The buzz indicates Indian shares will consolidate this week as investors tread cautiously, taking cues from economic data and the central bank's scheduled rate decision on Friday.
With economic turbulence in the western world setting off alarm bells in much of Asia, policymakers in New Delhi are veering to the view the Reserve Bank of India (RBI) — the world's most aggressive central bank that has raised rates 11 times over 16 months — needs to pause.
Finance Minister Pranab Mukherjee and the influential deputy chairman of the Planning Commission, Montek Singh Ahluwalia, have aired the government's thinking, accepting that the long running monetary tightening policy could cause more harm than good especially with the world economy in the doldrums.
On Thursday, central banks in Indonesia, Malaysia, the Philippines and South Korea held interest rates, citing the grim global economic outlook.
However, RBI officials are sticking to their hawkish stance, saying stamping out inflation pressures remains the prime objective. Minutes of the previous policy meeting in July showed the Governor D. Subbarao overruled the majority view for a quarter-point increase or pause and decided to raise rates by a bigger-than-expected 50 basis points.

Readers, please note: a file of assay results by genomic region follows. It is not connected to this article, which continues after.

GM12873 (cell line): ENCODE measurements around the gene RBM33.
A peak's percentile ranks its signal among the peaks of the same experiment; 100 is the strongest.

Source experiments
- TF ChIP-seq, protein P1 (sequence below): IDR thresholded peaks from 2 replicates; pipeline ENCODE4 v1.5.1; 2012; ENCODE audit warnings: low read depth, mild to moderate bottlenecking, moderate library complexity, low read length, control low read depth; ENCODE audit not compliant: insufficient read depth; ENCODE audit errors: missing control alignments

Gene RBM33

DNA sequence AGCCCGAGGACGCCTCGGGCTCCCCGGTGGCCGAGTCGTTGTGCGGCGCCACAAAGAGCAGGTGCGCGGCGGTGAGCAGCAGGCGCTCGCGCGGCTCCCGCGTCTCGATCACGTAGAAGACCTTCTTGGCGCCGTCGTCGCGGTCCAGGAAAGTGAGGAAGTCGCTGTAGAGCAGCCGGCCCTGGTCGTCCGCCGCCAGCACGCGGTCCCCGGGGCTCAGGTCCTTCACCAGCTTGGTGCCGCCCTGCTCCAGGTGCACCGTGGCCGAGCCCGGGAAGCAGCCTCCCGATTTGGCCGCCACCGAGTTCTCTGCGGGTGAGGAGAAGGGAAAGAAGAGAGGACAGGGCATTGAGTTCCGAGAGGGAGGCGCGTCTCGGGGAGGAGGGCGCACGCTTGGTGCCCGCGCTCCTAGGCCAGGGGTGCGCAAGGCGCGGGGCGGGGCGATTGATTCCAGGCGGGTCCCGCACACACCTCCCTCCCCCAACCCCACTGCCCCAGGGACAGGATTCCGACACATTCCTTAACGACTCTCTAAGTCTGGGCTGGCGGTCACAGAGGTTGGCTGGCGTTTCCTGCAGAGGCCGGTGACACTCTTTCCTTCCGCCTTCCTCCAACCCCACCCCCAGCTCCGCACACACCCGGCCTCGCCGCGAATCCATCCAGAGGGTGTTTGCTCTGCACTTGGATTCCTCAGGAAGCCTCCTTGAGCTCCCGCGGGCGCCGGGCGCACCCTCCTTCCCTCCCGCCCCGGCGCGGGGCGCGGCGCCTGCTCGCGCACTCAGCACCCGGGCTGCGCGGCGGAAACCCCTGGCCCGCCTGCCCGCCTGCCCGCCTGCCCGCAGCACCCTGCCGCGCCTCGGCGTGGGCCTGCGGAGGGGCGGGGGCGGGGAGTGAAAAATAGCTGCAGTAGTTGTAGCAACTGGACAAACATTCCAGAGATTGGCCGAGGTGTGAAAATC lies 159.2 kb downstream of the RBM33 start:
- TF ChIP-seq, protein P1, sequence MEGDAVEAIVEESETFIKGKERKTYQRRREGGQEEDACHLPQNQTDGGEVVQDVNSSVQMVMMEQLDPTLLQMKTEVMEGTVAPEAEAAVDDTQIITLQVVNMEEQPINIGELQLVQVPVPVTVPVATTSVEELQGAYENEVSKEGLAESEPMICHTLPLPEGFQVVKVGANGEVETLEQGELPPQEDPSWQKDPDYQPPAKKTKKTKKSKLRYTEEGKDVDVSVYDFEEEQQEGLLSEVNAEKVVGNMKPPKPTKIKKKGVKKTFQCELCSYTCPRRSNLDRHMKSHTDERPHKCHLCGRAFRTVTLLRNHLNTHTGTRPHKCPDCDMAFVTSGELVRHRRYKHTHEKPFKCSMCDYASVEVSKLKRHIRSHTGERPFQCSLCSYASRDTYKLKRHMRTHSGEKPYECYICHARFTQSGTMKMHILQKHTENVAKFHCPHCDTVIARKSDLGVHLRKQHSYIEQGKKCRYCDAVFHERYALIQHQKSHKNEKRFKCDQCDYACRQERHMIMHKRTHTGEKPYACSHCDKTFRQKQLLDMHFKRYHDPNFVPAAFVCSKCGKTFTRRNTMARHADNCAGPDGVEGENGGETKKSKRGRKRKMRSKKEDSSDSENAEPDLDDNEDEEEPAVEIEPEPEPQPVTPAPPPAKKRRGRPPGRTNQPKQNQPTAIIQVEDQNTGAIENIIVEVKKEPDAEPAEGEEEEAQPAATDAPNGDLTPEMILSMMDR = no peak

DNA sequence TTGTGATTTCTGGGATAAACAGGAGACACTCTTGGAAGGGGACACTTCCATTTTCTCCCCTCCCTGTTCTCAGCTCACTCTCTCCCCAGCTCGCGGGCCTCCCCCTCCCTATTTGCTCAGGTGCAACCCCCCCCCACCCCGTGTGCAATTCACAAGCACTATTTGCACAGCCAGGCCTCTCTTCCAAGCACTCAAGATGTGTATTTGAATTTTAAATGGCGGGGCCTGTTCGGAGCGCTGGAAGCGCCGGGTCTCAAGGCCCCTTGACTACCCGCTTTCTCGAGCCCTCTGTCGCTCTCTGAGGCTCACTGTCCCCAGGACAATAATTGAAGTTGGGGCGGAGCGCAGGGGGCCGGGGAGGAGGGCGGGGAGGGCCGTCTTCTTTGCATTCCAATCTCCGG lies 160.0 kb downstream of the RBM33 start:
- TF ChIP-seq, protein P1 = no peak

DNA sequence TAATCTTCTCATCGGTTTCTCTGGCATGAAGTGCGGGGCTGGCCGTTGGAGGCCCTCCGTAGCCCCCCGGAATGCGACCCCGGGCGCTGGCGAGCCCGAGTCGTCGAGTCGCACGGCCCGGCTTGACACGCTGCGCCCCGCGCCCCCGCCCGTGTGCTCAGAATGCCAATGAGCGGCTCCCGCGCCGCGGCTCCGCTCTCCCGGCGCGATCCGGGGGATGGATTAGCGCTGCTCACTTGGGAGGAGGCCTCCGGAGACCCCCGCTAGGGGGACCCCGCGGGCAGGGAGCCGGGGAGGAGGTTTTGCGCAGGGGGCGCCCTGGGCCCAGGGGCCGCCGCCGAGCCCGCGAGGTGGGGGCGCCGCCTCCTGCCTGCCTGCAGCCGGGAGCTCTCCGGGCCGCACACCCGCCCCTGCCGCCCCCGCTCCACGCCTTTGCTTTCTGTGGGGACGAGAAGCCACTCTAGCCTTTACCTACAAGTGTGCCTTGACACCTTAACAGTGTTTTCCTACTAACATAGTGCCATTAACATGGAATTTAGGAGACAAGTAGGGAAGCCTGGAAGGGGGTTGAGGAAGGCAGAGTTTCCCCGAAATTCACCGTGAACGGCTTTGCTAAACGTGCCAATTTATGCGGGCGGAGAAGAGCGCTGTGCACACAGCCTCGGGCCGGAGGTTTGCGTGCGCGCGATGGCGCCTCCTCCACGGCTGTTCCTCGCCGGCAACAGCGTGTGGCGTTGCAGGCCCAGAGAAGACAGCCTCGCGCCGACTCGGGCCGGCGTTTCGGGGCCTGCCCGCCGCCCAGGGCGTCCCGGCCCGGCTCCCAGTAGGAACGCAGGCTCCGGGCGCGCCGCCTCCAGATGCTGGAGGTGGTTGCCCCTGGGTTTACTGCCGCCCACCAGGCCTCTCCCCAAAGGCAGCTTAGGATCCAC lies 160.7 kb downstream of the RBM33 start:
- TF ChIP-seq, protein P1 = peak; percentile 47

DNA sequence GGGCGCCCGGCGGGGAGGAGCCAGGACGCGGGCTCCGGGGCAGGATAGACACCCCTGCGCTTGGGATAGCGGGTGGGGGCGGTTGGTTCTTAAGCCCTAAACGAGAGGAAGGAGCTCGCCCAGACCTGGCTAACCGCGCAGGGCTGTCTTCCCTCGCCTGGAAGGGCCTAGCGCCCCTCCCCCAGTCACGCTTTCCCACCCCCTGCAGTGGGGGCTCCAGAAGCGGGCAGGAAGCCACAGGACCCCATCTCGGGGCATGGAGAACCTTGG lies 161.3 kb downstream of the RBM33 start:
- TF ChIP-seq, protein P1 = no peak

"This is not the time to put up speed bumps when the economy is slowing rapidly," said equity salesman Ramnik Dalal. "The uncertainty on the rates is a major hurdle for the markets to hold on to gains."
The top-30 Sensex pared gains to 0.3 per cent last week after a 1.9 per cent slide on Friday due to the cloudy rates outlook.
Car sales in August fell 10.1 per cent, falling for the second consecutive month, as high borrowing costs and steep increases in the prices of vehicle and fuel took a toll. The trend is unlikely to change despite the coming festive season in October because of the high rates.
Industrial output data for July due tomorrow is expected to show a sharp slowdown in the annual growth rate to around six per cent, compared with a double-digit rise a year earlier. August inflation will be released two days later and this should remain above nine per cent.
The data will be crucial for the RBI to make its call. Dalal said a rate rise would briefly push the market down, but there would be value buying in the coming weeks as foreign funds move in from recession-threatened US and Europe.
The gloomy global economy could spell trouble for exports that have been booming for more than a year.